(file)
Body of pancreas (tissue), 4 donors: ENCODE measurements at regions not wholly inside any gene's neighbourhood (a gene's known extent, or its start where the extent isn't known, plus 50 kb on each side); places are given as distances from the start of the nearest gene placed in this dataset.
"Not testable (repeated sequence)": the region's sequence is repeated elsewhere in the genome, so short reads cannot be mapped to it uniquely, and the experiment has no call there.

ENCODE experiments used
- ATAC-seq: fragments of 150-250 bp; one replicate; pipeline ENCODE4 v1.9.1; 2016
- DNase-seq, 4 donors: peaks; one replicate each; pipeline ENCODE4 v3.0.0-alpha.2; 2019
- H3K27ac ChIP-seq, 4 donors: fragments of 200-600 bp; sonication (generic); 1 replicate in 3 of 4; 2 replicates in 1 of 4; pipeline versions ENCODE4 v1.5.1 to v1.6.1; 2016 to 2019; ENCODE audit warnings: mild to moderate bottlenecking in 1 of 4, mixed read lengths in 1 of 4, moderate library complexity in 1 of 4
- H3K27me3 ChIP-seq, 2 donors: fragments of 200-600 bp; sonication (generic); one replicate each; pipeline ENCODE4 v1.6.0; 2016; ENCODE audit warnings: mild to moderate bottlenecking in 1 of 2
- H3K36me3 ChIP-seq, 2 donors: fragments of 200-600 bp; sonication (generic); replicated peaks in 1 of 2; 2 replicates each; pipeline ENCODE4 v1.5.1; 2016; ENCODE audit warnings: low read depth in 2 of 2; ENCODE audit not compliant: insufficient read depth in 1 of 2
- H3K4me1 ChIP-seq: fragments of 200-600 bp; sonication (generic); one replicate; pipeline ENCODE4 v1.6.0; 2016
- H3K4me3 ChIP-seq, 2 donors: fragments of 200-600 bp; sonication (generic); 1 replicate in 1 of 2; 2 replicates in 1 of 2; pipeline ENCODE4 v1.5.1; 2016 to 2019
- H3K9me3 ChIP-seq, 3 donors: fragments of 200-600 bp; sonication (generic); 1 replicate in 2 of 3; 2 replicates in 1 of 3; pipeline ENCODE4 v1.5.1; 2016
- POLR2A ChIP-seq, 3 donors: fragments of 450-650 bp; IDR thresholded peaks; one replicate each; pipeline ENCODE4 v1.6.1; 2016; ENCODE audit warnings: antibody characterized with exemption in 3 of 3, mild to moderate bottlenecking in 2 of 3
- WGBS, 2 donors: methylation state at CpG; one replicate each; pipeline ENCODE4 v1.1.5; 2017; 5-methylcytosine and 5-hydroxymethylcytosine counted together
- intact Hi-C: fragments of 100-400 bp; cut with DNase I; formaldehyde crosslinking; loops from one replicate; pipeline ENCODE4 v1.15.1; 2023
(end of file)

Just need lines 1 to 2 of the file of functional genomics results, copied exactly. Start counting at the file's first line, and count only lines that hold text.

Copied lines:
Body of pancreas (tissue), 4 donors: ENCODE measurements at regions not wholly inside any gene's neighbourhood (a gene's known extent, or its start where the extent isn't known, plus 50 kb on each side); places are given as distances from the start of the nearest gene placed in this dataset.
"Not testable (repeated sequence)": the region's sequence is repeated elsewhere in the genome, so short reads cannot be mapped to it uniquely, and the experiment has no call there.